Perhaps the most dramatic alteration proposed by Gehry is a plan to punch a hole through the museum's famous 'Rocky steps', the iconic training location from the Rocky film series, creating a window into the new subterranean galleries; however as the $350 million project will by necessity by undertaken in stages, this intervention is likely to be a subject of discussion for some time.
Frank Gehry and Developer David Mirvish have revealed the latest design iteration in their embattled plan to build a set of mixed-use skyscrapers in Toronto. The new design reduces the number of towers, from three to two, however the remaining towers are taller than before, with one at 82 stories and one at 92.
The buildings will house apartments, a new art gallery and space for OCAD University as previously planned, but the decision to use two towers instead of three means that three of the five existing buildings can be retained - including the Princess of Wales Theatre, and two designated heritage warehouses - sidestepping some of the criticisms of the previous scheme.
Read on after the break for Frank Gehry's take on the design
Frank Gehry has been bestowed with Spain's prestigious Prince of Asturias Award for the Arts. The Canadian-American architect was chosen as the award's 34th laureate “for the relevance and impact of his creations in numerous countries, via which he has defined and furthered architecture in the past half century.”
“His buildings are characterized by a virtuoso play of complex shapes, the use of unusual materials, such as titanium, and their technological innovation, which has also had an impact on other arts,” stated the jury. “An example of this open, playful and organic style of architecture is the Guggenheim Museum in Bilbao, which, in addition to its architectural and aesthetic excellence, has had an enormous economic, social and urban impact on its surroundings as a whole.”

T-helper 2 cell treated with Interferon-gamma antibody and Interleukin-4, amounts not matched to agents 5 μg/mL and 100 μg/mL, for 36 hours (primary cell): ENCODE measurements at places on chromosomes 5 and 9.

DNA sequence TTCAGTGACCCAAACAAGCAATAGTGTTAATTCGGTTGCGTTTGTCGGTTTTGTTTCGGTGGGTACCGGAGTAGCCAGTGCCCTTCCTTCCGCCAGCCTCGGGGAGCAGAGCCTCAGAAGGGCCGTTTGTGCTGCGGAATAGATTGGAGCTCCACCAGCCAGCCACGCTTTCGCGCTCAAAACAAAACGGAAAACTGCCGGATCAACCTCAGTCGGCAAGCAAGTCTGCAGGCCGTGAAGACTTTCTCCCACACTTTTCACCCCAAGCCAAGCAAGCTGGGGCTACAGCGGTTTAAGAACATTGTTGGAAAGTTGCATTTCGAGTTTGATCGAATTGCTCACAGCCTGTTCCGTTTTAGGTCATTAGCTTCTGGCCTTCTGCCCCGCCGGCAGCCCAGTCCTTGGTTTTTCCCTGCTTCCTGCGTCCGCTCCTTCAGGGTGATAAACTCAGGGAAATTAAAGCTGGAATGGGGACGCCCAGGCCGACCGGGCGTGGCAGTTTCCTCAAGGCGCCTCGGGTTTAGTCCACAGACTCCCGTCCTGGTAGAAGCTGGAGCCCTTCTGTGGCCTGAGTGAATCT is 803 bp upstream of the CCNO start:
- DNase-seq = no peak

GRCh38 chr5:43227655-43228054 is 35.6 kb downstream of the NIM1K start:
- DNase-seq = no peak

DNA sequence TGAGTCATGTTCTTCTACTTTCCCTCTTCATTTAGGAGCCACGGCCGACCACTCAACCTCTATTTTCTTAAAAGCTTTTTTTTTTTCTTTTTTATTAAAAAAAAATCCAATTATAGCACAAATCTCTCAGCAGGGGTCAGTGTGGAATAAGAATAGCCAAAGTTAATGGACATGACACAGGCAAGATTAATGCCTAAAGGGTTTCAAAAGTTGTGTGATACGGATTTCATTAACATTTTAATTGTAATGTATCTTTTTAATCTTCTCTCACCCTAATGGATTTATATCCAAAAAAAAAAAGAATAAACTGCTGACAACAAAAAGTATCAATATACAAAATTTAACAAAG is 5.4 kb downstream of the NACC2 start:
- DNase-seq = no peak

More information about Gehry's selection, after the break...
Maggie's Centres are the legacy of Margaret Keswick Jencks, a terminally ill woman who had the notion that cancer treatment environments and their results could be drastically improved through good design. Her vision was realized and continues to be realized today by numerous architects, including Frank Gehry, Zaha Hadid, and Snøhetta - just to name a few. Originally appearing in Metropolis Magazine as “Living with Cancer,” this article by Samuel Medina features images of Maggie's Centres around the world, taking a closer look at the organization's roots and its continued success through the aid of architects.
It was May 1993, and writer and designer Margaret Keswick Jencks sat in a windowless corridor of a small Scottish hospital, dreading what would come next. The prognosis was bad—her cancer had returned—but the waiting, and the waiting room, were draining. Over the next two years until her death, she returned several times for chemo drips. In such neglected, thoughtless spaces, she wrote, patients like herself were left to “wilt” under the desiccating glare of fluorescent lights.
Wouldn’t it be better to have a private, light-filled space in which to await the results of the next bout of tests, or from which to contemplate, in silence, the findings? If architecture could demoralize patients—could “contribute to extreme and mental enervation,” as Keswick Jencks observed—could it not also prove restorative?